Along with Friday's disappointing second-quarter growth data, the government reported normal annual revisions for the past three years and they support CNBC research that first-quarter growth has been routinely understated.
The Bureau of Economic Analysis, for the first time, acknowledged the broad finding of CNBC's work last year that the problem with strange first-quarter weakness goes back three decades. CNBC found first-quarter growth going back to 1985 was just 1.87 percent, while overall growth was 2.7 percent.
Brent Moulton, associate director for national economic accounts at the BEA, told reporters in a briefing this week that the BEA is doing a long-term review of the history of GDP because "there is some evidence going back as far as 30 years for residual seasonality." Residual seasonality is the term used for data that still shows seasonal patterns even after it's been seasonally adjusted.
More immediately, over the past three years, the BEA made several improvements in seasonal adjustments and incorporated more complete data. It found overall growth from 2013 to 2015 was as reported at 2.3 percent. But looking at how growth is now distributed between quarters, the BEA found first-quarter average growth over the past three years is now 1.2 percent, up from 0.5 percent. What was gained in the first quarter was taken away from the second, where average growth was lowered to 2.5 percent from 3.2 percent.
In a world where markets react strongly to any hint of a possible downturn or a possible Fed rate hike, the distribution of growth by quarters can matter. The BEA made a big change to the first quarter of 2015, when an originally reported decline of 0.2 percent sparked worries about recession — and influenced Fed policy accordingly. Since the original reports, the first quarter of 2015 had been revised up to 0.6 percent increase. Friday, the BEA revised it up again to average growth of 2 percent, suggesting there was never reason for concern over the economy. The second quarter of 2015 was revised down to 2.6 percent from 3.9 percent.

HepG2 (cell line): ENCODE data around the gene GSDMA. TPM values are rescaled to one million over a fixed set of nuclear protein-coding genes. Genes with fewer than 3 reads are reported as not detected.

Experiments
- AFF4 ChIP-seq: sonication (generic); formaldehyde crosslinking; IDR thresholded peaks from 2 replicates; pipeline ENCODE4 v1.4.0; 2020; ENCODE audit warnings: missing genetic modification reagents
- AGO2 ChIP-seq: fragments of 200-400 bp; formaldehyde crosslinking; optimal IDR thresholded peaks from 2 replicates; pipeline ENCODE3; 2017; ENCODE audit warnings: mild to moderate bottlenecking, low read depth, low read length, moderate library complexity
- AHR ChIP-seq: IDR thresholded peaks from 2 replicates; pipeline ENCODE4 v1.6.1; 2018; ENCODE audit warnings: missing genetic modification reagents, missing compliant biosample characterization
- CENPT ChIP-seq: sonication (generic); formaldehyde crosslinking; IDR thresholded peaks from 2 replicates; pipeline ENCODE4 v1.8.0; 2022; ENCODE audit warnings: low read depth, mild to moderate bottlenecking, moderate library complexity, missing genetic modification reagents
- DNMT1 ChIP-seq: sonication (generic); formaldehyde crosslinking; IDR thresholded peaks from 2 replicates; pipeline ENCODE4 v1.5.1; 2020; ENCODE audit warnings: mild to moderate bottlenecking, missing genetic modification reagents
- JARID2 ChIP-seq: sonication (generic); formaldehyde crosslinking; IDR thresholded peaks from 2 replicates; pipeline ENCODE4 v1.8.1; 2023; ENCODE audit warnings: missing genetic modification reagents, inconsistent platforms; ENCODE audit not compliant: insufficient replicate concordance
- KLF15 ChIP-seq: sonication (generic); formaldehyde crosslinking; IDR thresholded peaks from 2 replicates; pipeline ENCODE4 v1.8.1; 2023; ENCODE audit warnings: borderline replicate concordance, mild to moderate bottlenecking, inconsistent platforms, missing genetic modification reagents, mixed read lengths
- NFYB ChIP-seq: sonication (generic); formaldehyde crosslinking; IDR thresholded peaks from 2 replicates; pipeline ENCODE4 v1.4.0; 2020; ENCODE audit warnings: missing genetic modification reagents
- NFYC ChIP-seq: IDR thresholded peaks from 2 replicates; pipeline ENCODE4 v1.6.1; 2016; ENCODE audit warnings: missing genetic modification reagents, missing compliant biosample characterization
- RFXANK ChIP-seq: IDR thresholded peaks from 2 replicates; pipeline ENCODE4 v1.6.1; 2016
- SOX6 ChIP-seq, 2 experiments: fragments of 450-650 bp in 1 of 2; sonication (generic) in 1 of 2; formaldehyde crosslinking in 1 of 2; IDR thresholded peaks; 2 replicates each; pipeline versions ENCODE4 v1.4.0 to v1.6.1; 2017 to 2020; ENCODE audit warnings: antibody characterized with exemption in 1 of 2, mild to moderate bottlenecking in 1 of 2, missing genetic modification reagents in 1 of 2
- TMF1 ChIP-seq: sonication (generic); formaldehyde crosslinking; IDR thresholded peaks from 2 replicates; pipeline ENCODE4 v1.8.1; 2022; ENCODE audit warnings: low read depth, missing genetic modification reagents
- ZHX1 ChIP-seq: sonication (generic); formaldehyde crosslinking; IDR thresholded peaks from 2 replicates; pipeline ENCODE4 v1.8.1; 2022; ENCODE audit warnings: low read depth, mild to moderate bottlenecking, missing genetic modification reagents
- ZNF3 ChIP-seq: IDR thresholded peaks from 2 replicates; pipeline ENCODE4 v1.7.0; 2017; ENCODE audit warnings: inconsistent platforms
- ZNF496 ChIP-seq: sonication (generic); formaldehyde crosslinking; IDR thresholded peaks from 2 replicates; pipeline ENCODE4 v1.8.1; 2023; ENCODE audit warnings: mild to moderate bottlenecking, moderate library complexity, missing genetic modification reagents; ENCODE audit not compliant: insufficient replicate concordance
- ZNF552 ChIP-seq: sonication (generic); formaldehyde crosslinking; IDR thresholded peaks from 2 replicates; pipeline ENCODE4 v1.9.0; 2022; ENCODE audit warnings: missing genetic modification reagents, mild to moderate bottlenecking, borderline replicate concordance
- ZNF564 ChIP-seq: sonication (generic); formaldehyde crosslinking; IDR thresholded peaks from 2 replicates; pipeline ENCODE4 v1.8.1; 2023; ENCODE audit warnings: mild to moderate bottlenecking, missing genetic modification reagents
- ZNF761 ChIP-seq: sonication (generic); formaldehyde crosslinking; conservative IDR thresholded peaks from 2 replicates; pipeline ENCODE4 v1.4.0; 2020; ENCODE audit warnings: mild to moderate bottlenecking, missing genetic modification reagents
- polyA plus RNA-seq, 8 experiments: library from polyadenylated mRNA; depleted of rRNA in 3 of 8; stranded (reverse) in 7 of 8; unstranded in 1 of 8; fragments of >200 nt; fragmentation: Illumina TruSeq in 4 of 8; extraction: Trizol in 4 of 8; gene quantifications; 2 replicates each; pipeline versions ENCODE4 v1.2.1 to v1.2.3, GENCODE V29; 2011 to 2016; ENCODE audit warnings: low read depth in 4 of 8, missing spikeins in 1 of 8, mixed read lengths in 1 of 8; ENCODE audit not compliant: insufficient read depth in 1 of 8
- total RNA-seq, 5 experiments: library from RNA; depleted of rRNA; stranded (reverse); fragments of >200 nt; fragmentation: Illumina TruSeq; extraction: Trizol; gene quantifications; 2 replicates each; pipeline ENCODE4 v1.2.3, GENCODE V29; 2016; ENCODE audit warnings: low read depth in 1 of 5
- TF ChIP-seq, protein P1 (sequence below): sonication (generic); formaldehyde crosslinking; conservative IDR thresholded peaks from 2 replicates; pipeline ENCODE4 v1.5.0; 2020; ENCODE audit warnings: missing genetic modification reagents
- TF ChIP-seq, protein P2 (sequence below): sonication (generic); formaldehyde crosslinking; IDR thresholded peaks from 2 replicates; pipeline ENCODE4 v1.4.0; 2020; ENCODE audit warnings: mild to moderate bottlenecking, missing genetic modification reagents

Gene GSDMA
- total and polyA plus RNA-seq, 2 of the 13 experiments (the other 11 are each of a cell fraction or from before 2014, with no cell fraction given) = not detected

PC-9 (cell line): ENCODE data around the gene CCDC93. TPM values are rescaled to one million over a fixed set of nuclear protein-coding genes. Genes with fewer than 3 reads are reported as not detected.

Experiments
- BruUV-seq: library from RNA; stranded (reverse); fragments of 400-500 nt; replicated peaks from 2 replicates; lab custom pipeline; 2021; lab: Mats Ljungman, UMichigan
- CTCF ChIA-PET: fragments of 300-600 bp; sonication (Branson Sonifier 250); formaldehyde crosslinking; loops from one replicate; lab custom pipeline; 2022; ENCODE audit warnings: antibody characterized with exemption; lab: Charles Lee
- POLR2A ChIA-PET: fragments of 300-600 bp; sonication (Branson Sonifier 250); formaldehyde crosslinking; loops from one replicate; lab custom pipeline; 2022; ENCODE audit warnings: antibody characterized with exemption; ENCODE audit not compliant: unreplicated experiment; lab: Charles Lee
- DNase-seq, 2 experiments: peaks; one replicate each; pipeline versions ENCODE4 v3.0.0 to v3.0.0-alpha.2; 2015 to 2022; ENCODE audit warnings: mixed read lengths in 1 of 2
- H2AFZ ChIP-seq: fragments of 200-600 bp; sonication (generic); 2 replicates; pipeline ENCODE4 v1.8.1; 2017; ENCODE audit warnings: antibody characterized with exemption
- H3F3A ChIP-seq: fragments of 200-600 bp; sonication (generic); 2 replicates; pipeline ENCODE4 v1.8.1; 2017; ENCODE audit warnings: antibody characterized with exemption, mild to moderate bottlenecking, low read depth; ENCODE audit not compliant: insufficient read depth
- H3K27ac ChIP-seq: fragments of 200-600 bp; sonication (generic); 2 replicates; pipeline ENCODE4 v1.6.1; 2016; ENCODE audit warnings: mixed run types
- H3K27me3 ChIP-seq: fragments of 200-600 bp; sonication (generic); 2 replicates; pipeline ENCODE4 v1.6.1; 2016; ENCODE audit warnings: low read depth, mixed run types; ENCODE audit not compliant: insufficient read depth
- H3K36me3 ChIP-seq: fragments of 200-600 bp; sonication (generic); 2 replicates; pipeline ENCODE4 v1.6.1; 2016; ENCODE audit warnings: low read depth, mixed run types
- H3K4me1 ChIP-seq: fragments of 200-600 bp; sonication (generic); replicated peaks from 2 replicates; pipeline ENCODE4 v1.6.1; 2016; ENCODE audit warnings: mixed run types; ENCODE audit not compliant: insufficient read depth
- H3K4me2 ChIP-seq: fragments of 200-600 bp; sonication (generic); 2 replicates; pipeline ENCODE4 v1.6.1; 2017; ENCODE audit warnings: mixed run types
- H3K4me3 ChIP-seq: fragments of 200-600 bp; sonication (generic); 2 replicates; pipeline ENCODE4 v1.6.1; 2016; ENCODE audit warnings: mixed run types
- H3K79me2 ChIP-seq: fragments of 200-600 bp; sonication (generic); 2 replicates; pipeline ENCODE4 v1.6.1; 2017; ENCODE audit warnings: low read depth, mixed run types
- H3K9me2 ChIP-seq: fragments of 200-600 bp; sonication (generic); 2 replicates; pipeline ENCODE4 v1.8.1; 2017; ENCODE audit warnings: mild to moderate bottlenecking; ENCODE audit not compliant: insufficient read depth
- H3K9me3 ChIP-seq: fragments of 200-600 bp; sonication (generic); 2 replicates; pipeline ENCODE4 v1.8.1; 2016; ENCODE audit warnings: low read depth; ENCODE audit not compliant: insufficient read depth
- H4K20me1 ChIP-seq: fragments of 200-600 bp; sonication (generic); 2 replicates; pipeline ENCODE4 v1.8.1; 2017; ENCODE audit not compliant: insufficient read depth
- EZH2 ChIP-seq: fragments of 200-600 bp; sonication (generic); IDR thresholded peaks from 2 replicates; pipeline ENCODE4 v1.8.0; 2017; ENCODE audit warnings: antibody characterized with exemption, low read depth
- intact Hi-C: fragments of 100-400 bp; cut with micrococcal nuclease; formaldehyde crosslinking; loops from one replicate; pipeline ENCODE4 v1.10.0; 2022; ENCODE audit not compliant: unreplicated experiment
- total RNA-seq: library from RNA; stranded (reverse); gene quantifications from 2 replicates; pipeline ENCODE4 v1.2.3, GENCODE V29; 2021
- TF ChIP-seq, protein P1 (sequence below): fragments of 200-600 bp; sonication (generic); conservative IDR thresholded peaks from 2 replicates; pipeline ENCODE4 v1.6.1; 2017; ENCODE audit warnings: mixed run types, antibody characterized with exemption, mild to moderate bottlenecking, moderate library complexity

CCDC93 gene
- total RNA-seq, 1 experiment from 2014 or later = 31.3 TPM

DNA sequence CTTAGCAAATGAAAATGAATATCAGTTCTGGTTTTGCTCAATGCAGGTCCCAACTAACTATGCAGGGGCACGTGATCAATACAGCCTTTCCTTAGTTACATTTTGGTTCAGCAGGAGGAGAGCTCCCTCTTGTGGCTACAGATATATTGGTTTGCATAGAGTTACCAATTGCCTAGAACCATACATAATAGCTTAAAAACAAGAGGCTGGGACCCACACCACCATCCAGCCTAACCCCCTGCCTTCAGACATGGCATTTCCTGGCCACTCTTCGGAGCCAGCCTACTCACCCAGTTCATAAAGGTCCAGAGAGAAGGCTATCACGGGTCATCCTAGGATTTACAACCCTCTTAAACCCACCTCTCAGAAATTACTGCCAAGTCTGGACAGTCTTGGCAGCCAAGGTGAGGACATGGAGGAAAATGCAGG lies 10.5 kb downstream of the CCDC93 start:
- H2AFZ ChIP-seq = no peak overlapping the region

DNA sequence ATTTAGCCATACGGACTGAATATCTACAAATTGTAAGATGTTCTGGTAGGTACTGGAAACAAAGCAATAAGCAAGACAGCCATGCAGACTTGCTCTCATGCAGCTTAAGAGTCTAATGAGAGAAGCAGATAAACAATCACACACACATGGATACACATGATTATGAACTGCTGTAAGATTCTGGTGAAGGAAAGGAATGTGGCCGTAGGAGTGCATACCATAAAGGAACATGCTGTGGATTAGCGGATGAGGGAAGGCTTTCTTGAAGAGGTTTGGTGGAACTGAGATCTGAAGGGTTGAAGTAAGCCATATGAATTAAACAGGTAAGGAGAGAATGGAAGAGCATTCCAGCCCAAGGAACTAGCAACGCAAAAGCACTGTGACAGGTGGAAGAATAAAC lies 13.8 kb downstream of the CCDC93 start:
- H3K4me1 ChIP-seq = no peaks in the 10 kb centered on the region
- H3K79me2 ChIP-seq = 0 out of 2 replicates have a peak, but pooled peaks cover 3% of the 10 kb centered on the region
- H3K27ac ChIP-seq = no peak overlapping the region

The first quarter of 2014, which had been reported as low as -2.9 percent, now stands at -0.9 — for a 2 percentage point, positive swing.
Counting the $17 trillion U.S. economy is a difficult task, and international comparisons show the U.S. about in the middle of the pack among developed nations when it comes to revisions. The BEA is clearly making efforts to remove additional seasonal patterns from the data.
For investors, the changes and the revisions are a warning not to take any single quarterly number by itself. The average revision to a quarter from the first print to revisions in later years can be plus or minus 1.3 percentage points.
CNBC research shows the best picture of the economy comes from averaging prior quarters with the current data.